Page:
The R&D personnel are organised into eight divisions. The team that was studied comprised the five R&D personnel who belonged to a certain division. The head of the team members was also the head of the division. During the 18 month period of investigation, the team worked concurrently on several projects. However, the study focused on their interactions with respect to two specific projects. (To protect the confidentiality of the team in the interests of its members, we have deliberately withheld details about the projects carried out by the team.)
Choice of the Site
This does not mean to say we meant to infer or deduce principles that could be generalised to other similar establishments, let alone organisations in general. Rather, the study of the R&D team was pursued more for its own sake. We believe it is time organisations are studied not with the intent of obtaining generalisable results by positing hypotheses and testing relationships among variables considered important. Rather, we must Approach organisations with the objective of understanding them as cultures before orienting ourselves to hypotheses that maybe generalised across several settings. Indeed, the emphasis in the study was on understanding another way of life and not on seeking objectively valid generalisations.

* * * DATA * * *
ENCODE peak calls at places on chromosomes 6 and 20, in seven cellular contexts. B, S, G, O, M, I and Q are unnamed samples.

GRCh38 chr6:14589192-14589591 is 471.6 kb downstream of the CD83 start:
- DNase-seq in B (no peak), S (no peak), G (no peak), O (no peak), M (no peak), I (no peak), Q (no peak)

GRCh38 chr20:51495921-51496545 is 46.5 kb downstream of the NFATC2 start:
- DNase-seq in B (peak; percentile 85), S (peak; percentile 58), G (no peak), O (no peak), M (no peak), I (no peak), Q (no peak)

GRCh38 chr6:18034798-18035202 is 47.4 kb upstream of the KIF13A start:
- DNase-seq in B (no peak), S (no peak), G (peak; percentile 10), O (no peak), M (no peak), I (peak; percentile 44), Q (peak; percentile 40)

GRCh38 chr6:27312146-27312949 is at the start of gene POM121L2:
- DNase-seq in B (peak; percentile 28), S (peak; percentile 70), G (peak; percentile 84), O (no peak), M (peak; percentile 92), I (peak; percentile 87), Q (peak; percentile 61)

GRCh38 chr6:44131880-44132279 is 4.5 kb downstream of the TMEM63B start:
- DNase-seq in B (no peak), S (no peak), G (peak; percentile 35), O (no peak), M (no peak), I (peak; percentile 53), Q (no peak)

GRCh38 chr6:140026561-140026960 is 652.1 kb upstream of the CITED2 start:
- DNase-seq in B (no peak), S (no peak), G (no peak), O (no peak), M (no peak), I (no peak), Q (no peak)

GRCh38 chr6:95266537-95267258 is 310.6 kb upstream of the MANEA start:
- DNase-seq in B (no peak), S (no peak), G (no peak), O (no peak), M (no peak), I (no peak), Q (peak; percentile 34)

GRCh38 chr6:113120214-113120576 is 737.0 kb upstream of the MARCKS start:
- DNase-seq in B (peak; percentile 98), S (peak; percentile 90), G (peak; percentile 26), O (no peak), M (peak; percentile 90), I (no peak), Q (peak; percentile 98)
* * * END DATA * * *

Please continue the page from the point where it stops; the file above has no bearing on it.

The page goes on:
Data were analysed through domain analysis as developed by Spradley. Spradley (1980, p. 85) defines analysis as a 'search for patterns', and ethnographic analysis as a "search for cultural patterns". Domain analysis, which is the starting step in ethnographic analysis, involves searching for domains which Spradley defines as cultural categories under which to include smaller categories that give meaning to members' perceptions. In other words, cultural domains hold a set of beliefs, perceptions, opinions, and values of the members of a community. The goal of domain analysis is to enable us to identify cultural categories (by searching for different domains) and also to gain an overview of the cultural scene under study (by studying the content of various domains). Each domain has a "cover term" which is the domain to be analysed, 'included terms" which reveal the perceptions of participants of this domain or the meanings given to the domain, and .semantic relationship" which states the relationship between the cover term and the included terms.